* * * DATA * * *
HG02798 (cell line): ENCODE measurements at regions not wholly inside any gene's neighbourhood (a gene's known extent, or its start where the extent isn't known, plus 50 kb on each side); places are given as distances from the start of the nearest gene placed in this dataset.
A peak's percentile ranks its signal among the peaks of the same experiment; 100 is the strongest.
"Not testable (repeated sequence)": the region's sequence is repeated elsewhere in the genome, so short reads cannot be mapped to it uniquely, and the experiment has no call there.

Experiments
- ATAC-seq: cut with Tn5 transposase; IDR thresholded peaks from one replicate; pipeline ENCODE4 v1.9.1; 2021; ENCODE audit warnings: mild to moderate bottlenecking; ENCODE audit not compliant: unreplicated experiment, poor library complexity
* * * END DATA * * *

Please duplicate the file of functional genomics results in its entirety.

HG02798 (cell line): ENCODE measurements at regions not wholly inside any gene's neighbourhood (a gene's known extent, or its start where the extent isn't known, plus 50 kb on each side); places are given as distances from the start of the nearest gene placed in this dataset.
A peak's percentile ranks its signal among the peaks of the same experiment; 100 is the strongest.
"Not testable (repeated sequence)": the region's sequence is repeated elsewhere in the genome, so short reads cannot be mapped to it uniquely, and the experiment has no call there.

Experiments
- ATAC-seq: cut with Tn5 transposase; IDR thresholded peaks from one replicate; pipeline ENCODE4 v1.9.1; 2021; ENCODE audit warnings: mild to moderate bottlenecking; ENCODE audit not compliant: unreplicated experiment, poor library complexity